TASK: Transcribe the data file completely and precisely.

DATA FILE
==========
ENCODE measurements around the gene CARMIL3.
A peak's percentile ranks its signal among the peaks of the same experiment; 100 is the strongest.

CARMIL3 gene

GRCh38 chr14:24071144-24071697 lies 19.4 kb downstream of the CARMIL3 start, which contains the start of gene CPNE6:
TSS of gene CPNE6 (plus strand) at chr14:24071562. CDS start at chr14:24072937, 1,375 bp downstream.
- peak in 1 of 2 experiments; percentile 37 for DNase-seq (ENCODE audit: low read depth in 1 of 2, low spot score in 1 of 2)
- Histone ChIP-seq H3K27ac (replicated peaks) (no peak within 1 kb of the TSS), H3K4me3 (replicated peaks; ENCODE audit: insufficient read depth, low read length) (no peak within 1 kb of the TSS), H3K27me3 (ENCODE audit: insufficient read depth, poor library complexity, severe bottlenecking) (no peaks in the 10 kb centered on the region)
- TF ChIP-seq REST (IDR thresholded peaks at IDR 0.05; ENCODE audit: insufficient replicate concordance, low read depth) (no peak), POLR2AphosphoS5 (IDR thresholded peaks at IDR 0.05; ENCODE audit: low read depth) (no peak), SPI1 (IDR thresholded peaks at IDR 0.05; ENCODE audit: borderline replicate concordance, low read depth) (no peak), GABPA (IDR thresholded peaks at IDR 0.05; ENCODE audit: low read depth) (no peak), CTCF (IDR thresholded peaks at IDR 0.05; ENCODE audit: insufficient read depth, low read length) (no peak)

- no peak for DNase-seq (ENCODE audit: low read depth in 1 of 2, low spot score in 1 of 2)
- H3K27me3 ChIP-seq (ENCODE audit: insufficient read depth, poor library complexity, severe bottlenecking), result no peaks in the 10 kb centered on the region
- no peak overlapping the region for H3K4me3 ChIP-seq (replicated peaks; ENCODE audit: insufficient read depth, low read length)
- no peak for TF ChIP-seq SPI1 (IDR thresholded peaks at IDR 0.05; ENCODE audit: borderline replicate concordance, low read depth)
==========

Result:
ENCODE measurements around the gene CARMIL3.
A peak's percentile ranks its signal among the peaks of the same experiment; 100 is the strongest.

CARMIL3 gene

GRCh38 chr14:24071144-24071697 lies 19.4 kb downstream of the CARMIL3 start, which contains the start of gene CPNE6:
TSS of gene CPNE6 (plus strand) at chr14:24071562. CDS start at chr14:24072937, 1,375 bp downstream.
- peak in 1 of 2 experiments; percentile 37 for DNase-seq (ENCODE audit: low read depth in 1 of 2, low spot score in 1 of 2)
- Histone ChIP-seq H3K27ac (replicated peaks) (no peak within 1 kb of the TSS), H3K4me3 (replicated peaks; ENCODE audit: insufficient read depth, low read length) (no peak within 1 kb of the TSS), H3K27me3 (ENCODE audit: insufficient read depth, poor library complexity, severe bottlenecking) (no peaks in the 10 kb centered on the region)
- TF ChIP-seq REST (IDR thresholded peaks at IDR 0.05; ENCODE audit: insufficient replicate concordance, low read depth) (no peak), POLR2AphosphoS5 (IDR thresholded peaks at IDR 0.05; ENCODE audit: low read depth) (no peak), SPI1 (IDR thresholded peaks at IDR 0.05; ENCODE audit: borderline replicate concordance, low read depth) (no peak), GABPA (IDR thresholded peaks at IDR 0.05; ENCODE audit: low read depth) (no peak), CTCF (IDR thresholded peaks at IDR 0.05; ENCODE audit: insufficient read depth, low read length) (no peak)

- no peak for DNase-seq (ENCODE audit: low read depth in 1 of 2, low spot score in 1 of 2)
- H3K27me3 ChIP-seq (ENCODE audit: insufficient read depth, poor library complexity, severe bottlenecking), result no peaks in the 10 kb centered on the region
- no peak overlapping the region for H3K4me3 ChIP-seq (replicated peaks; ENCODE audit: insufficient read depth, low read length)
- no peak for TF ChIP-seq SPI1 (IDR thresholded peaks at IDR 0.05; ENCODE audit: borderline replicate concordance, low read depth)